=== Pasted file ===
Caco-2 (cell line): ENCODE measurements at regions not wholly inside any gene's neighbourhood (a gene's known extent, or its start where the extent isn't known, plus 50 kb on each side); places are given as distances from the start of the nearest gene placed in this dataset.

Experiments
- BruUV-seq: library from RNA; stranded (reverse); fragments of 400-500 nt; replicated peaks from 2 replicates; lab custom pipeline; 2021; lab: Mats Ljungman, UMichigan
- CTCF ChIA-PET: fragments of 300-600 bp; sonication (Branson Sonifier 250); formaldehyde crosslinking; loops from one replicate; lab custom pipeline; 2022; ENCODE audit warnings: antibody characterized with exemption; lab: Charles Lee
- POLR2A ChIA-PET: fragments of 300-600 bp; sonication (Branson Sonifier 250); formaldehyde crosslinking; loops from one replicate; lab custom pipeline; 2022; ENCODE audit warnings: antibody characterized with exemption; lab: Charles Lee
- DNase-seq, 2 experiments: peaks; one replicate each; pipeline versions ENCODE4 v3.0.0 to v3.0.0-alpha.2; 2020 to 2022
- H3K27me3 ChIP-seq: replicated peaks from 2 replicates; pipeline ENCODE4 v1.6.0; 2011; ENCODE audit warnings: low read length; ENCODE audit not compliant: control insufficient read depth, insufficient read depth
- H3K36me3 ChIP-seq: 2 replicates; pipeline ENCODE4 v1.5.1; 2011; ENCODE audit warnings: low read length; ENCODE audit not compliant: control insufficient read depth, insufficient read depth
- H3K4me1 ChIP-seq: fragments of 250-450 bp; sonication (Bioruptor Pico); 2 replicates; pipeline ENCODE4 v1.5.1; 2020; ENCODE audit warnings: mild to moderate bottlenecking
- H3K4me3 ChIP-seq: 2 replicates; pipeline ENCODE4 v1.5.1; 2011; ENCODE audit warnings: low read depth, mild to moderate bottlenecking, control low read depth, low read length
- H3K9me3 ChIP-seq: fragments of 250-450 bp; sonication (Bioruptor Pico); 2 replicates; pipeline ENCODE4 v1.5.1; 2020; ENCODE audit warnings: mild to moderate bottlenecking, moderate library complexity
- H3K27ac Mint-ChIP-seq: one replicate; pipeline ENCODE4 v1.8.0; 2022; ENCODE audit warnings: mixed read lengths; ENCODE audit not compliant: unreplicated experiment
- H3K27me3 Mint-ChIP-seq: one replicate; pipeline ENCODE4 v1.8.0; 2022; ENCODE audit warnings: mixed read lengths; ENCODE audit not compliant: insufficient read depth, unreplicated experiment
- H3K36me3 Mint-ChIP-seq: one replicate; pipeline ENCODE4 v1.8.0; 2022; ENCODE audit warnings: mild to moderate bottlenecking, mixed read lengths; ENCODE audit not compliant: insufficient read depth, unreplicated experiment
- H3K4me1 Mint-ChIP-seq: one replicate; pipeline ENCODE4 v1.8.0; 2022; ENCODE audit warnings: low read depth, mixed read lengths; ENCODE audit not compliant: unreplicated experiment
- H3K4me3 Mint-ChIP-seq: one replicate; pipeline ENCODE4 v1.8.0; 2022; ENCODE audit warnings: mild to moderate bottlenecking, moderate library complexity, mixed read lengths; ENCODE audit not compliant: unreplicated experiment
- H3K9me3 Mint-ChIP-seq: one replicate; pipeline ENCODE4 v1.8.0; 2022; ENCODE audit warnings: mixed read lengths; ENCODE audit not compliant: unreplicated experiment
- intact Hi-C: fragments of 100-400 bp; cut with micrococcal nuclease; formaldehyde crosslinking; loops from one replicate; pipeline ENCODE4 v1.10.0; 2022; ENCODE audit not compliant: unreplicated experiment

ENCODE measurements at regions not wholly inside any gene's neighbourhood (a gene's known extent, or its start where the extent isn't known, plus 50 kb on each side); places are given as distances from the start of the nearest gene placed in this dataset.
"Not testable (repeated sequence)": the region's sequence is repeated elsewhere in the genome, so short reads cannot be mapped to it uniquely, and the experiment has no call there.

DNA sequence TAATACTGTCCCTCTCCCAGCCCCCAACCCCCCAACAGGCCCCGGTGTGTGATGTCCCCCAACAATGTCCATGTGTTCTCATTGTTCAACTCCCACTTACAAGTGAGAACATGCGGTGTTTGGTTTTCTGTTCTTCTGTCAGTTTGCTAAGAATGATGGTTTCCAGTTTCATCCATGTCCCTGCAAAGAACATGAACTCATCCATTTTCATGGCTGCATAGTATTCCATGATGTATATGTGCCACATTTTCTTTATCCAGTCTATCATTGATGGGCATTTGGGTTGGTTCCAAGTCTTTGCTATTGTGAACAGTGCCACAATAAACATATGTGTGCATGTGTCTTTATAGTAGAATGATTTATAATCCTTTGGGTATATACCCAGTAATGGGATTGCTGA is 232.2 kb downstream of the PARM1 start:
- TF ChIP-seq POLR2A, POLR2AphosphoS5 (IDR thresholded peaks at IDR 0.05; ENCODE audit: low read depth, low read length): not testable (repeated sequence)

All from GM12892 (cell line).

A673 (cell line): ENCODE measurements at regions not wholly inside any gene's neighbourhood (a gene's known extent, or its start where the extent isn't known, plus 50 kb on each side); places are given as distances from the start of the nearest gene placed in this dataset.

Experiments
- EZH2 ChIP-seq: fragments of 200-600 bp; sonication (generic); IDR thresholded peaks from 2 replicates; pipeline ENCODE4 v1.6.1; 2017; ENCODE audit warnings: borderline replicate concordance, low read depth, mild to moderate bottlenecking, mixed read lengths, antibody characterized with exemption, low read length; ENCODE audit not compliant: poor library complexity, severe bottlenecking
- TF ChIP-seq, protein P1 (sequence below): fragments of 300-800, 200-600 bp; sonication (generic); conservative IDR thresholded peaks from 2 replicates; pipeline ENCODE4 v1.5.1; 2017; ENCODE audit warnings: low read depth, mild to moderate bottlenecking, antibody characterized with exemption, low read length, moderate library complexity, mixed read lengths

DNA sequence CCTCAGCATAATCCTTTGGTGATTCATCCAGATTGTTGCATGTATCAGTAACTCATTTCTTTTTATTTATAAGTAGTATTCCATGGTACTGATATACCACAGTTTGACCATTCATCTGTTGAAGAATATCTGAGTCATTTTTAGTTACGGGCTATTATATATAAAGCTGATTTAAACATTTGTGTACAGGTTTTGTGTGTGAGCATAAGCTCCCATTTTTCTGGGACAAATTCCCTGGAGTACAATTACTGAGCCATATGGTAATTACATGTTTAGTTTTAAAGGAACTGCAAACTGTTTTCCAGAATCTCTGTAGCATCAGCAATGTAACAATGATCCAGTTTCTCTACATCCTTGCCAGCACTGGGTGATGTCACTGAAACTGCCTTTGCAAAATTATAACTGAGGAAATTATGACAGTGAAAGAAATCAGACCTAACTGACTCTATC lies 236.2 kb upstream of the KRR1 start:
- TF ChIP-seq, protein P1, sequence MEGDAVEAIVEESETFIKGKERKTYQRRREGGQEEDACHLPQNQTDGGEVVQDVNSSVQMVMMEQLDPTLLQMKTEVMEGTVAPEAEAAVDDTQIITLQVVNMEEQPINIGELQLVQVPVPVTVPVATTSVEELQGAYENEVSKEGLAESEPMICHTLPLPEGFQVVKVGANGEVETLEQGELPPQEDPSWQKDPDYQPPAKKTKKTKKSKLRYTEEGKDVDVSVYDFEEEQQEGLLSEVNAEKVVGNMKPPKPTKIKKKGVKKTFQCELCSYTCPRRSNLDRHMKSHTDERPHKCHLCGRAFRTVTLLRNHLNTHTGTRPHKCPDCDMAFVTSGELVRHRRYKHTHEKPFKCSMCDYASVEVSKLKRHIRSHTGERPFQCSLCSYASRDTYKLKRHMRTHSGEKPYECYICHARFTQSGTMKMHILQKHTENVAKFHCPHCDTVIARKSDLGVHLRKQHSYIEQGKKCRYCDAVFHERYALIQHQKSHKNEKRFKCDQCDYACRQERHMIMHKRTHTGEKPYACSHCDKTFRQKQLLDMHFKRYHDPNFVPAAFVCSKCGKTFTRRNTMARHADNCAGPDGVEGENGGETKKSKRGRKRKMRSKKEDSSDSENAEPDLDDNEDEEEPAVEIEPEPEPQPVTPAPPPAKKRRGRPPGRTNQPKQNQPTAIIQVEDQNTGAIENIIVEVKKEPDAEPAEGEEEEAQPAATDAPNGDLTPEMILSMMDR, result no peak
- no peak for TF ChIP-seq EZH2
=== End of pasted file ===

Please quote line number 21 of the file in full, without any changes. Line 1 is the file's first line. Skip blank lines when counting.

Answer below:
DNA sequence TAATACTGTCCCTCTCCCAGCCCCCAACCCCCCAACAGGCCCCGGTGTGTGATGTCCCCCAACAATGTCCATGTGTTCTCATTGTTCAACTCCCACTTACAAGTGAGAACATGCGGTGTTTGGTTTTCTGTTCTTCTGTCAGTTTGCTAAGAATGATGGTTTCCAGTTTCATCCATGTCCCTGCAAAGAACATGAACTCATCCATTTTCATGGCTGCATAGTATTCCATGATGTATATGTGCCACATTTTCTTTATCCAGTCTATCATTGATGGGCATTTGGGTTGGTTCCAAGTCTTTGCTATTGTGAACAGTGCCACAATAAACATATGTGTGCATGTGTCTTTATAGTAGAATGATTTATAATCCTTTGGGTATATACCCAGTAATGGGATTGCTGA is 232.2 kb downstream of the PARM1 start: